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Hesiod is the first Greek and, therefore, the first European we can know as a real person, for, unlike Homer, he tells us about himself in his poems. ...Show synopsisHesiod is the first Greek and, therefore, the first European we can know as a real person, for, unlike Homer, he tells us about himself in his poems. Hesiod seems to have been a successful farmer and a rather gloomy though not humorless man. One suspects from his concern for the bachelor's lot and some rather unflattering remarks about women that he was never married. A close study of both poems reveals the same personality -that of a deeply religious man concerned with the problems of justice and fate.Hide synopsis
Title: The Poems of Hesiod; Translated With Introduction and Comments [Classic Literature, Poetry, Theogony Works and Days Anecdotes, Poetry, Prose, Verse, Personal Recollections, Poetic Rhetoric and Rhyming Story / Stories, Enjoyable Reading ] Author:Hesiod ISBN-13:9780806118468 ISBN:0806118466
Description:Illustrated Cover. Good Clean Cond. No Dust Jacket. Poetry and...Illustrated Cover. Good Clean Cond. No Dust Jacket. Poetry and Prose Inspiration. Poetry / Prose / Anecdotes. Paperback: soft cover edition in good plus condition, a typical used book with slight wear to edges and spine. Some minor bumping or creases. Overall good / nice copy of this scarce title. Excellent reading on the subject. A good book to enjoy and keep on hand for yourself. Or would make an ideal gift for the fan / reader in your life. Reading is one of the great pleasures in life. Used minor highlighting, little peeling at edge of cover.
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University of Oklahoma Press,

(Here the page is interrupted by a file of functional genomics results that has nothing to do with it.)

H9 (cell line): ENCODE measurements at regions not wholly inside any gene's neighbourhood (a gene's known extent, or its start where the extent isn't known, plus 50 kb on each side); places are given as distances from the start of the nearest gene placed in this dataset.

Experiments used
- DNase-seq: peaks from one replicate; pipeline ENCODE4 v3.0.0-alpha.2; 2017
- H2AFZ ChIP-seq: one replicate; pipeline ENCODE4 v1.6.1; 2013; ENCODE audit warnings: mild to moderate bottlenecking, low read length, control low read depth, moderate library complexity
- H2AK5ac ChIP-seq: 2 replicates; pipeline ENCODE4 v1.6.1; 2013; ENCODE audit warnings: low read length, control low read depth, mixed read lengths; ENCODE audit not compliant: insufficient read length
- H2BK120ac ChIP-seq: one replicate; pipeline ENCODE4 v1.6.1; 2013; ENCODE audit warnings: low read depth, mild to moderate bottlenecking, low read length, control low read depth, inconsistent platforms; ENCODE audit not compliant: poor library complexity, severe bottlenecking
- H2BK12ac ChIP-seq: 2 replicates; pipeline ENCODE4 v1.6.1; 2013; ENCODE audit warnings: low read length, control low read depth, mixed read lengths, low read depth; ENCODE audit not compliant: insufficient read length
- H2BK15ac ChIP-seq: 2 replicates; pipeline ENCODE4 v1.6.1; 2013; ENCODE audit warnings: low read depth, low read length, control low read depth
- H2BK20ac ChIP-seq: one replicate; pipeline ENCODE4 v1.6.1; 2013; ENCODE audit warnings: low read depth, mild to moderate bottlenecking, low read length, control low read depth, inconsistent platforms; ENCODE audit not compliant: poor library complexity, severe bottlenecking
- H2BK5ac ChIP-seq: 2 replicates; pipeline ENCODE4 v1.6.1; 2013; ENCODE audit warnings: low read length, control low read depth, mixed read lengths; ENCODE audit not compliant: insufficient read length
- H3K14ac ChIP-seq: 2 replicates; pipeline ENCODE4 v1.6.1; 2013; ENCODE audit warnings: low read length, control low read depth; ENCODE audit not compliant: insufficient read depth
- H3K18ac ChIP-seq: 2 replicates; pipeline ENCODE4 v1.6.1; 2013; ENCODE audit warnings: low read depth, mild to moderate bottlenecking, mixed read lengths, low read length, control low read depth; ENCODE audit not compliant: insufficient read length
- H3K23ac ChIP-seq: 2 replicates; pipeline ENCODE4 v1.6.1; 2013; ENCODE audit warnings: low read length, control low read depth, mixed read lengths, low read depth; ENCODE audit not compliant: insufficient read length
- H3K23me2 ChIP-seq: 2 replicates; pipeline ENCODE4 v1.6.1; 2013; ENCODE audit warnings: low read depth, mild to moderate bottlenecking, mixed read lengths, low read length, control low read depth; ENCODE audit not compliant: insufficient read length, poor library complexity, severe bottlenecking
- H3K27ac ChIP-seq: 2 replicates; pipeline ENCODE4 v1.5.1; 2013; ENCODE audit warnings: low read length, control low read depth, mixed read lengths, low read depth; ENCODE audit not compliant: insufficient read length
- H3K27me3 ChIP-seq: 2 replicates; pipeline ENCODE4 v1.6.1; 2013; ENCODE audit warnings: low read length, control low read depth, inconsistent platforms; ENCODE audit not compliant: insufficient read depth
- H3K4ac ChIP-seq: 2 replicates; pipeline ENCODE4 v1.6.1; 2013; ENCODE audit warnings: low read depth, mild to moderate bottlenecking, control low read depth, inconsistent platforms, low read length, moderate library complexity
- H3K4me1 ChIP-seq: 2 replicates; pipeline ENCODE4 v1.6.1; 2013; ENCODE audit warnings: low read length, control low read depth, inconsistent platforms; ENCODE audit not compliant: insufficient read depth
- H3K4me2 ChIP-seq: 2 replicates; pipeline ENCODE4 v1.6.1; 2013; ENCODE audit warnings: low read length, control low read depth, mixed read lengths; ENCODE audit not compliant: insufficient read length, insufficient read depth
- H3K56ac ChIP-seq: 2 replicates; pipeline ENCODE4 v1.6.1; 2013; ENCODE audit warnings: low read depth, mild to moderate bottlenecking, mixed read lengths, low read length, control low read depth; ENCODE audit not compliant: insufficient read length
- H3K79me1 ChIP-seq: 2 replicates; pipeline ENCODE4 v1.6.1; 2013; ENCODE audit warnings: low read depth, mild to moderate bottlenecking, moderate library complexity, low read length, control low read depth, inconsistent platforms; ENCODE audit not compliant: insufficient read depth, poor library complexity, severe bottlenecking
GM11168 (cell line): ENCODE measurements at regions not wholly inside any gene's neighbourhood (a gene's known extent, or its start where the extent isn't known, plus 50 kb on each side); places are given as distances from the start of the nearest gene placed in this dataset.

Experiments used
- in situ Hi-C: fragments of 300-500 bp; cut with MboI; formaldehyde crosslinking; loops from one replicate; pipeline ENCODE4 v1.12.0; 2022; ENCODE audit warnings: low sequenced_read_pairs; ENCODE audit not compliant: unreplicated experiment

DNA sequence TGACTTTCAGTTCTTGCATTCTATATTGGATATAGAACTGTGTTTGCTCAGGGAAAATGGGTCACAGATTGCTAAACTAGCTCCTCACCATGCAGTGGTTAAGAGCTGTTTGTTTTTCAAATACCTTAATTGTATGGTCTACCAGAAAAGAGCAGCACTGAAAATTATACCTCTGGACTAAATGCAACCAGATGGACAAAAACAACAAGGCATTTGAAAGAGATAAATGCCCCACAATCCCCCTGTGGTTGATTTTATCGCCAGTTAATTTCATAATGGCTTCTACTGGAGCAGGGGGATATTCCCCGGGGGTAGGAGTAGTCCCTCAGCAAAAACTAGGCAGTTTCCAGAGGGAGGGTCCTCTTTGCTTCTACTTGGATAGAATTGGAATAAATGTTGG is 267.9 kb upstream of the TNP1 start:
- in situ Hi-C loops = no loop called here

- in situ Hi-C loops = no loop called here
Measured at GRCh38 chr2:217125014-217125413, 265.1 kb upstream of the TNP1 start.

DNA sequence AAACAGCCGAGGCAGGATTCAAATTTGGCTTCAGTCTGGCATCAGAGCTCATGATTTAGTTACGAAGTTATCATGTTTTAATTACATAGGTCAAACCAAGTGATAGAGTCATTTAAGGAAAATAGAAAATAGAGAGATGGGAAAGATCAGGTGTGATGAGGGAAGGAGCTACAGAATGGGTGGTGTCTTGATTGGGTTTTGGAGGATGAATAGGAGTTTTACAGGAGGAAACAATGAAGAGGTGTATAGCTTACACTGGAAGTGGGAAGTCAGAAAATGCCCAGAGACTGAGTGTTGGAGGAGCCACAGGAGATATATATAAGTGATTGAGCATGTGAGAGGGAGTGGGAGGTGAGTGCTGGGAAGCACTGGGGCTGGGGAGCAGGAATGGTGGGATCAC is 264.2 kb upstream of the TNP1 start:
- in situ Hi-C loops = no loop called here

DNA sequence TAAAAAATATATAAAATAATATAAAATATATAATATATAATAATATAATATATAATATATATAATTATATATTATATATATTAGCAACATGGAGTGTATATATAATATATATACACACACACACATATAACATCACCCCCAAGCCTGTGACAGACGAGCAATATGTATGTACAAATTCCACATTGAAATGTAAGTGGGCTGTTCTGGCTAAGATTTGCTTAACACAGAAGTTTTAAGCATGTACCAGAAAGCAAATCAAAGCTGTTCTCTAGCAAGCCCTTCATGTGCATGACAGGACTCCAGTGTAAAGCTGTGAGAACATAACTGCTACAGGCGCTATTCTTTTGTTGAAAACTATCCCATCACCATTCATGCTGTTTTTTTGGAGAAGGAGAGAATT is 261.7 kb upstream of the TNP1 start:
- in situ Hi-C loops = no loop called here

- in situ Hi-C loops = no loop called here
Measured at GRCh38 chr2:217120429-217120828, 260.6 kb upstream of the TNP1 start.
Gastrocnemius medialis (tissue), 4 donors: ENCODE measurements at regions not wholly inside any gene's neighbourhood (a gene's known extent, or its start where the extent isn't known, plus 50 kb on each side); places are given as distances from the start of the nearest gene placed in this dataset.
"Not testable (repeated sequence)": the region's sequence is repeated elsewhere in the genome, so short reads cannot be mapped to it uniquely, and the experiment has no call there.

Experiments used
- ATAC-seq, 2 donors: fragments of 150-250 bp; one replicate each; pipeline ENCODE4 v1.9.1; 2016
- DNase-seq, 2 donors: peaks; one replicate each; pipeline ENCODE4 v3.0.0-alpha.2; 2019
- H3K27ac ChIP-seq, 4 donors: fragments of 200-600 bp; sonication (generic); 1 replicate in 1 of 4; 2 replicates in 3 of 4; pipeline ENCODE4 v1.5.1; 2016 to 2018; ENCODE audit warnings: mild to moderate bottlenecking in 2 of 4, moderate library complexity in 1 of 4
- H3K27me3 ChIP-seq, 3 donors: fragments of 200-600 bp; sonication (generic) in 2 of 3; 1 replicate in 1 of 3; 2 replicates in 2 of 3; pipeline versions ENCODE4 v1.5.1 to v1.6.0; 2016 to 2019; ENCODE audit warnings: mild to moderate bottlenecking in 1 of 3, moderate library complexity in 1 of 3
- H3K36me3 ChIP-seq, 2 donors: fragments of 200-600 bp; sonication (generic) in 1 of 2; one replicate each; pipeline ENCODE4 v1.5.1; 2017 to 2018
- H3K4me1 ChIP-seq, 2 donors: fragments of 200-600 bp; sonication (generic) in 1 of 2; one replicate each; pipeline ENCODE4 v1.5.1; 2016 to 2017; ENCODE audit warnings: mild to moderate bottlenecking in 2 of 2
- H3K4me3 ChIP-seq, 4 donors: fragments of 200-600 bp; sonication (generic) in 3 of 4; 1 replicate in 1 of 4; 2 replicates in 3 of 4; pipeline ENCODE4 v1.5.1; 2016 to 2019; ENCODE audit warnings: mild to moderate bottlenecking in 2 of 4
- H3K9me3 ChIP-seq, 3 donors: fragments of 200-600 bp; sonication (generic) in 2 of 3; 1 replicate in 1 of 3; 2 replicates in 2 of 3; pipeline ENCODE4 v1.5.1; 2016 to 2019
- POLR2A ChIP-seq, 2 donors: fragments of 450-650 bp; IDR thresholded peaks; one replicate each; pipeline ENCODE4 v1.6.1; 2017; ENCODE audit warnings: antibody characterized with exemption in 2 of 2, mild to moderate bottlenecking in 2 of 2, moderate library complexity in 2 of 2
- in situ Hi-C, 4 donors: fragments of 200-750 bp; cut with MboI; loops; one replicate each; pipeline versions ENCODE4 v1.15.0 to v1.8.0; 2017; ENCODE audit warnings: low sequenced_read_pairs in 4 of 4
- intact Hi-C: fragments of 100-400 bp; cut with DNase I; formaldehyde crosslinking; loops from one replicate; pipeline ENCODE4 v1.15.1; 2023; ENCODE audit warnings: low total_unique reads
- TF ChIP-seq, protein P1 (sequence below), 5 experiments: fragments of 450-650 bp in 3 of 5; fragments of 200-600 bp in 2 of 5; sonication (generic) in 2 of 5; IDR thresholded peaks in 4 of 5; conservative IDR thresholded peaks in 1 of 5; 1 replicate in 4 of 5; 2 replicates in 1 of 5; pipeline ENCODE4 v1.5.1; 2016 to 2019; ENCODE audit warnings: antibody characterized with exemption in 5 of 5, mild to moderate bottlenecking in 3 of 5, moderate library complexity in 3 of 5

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Description:160 pages. Softcover. Brand new book. CLASSICAL STUDIES. ...160 pages. Softcover. Brand new book. CLASSICAL STUDIES. "Besides Homer, there is Hesiod." These words still contain much truth today. Hesiod is a very important poet, and for this reason his two surviving poems, Theogony and Works and Days, deserve to be presented as accurately and attractively as possible. R. M. Frazer has done this: His new translations are faithful to the matter and spirit of the originals, and his commentary makes the poems understandable and enjoyable. Hesiod is the first Greek and, therefore, the first European we can know as a real person, for, unlike Homer, he tells us about himself in his poems. Hesiod seems to have been a successful farmer and a rather gloomy though not humorless man. One suspects from his concern for the bachelor's lot and some rather unflattering remarks about women that he was never married. A close study of both poems reveals the same personality-that of a deeply religious man concerned with the problems of justice and fate. The Theogony represents the first codification of the Greek pantheon. Hesiod, of course, did not invent the gods, but he gave the Greeks a clear picture of their forms, functions, and relationships. Thus, the poem deals with the high epic theme of the creation of the divine order of the world under the direction of Zeus. Works and Days, by contrast, considers justice and work in the context of Hesiod's own life. The difference in subject matter produces a difference in style: Theogony is strongly influenced by the epic conventions; Works and Days is more modern and freewheeling. To get a fuller picture of Hesiod and his poems, we must try to understand him in relation to his times. The eighth century, when Hesiod lived, was the time of the great Greek awakening after the period of relative darkness ushered in by the fall of the old Mycenaean kingdoms around 1125 B.C. Hesiod thus lived at the beginning of the Greek classical period, and his poems influenced not only that age but also Western culture in our day. R. M. Frazer is a member and former chairman of the Classics Department in Tulane University. He is the author of many articles in the classics and of The Trojan War: The Chronicles of Dictys of Crete and Dares the Phrygian. "The translation, taut and concrete, is mostly on a very high level."-International Social Science Review "Frazer renders many Hesiodic cruces with ease and grace....His comments, interspersed among various sections of the poem, are dependably illuminating, factually and interpretively."-Choice "Conservative Hellenists will applaud Frazer's systematic, no-nonsense approach. His admirable introduction gives a clear and orthodox summary of Hesiod's life and times, reviews the Near Eastern parallels, and offers a brief analysis of Hesiod's poetic style....The Theogony and Works and Days are both divided into short segments ranging from 5 to 115 lines (about 40 lines on average). Each of these verse sections is given a descriptive subtitle, and each is followed by short interpretive comments, set in contrasting italic type....The comments themselves are very skilfully managed."-Peter L. Smith, University of Victoria "Unique to this work are the Comments, interspersed at regular intervals, on the names of divinities, the movement of the plot, other versions of the myths, questions of authenticity, etc....These notes should reduce the frustrations of teaching Hesiod in translation and invite students to appreciate the richness of detail in his poetry."-Classical Outlook (Key Words: Poetry, Classical Studies, Greek Literature, Poems, Hesiod, R. M. Frazer).
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